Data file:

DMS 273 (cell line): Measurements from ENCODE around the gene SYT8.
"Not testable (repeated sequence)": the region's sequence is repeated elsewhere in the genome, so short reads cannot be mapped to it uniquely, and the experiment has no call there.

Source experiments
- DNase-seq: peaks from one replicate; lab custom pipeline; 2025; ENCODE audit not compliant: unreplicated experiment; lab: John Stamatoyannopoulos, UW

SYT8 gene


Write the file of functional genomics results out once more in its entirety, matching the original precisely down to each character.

DMS 273 (cell line): Measurements from ENCODE around the gene SYT8.
"Not testable (repeated sequence)": the region's sequence is repeated elsewhere in the genome, so short reads cannot be mapped to it uniquely, and the experiment has no call there.

Source experiments
- DNase-seq: peaks from one replicate; lab custom pipeline; 2025; ENCODE audit not compliant: unreplicated experiment; lab: John Stamatoyannopoulos, UW

SYT8 gene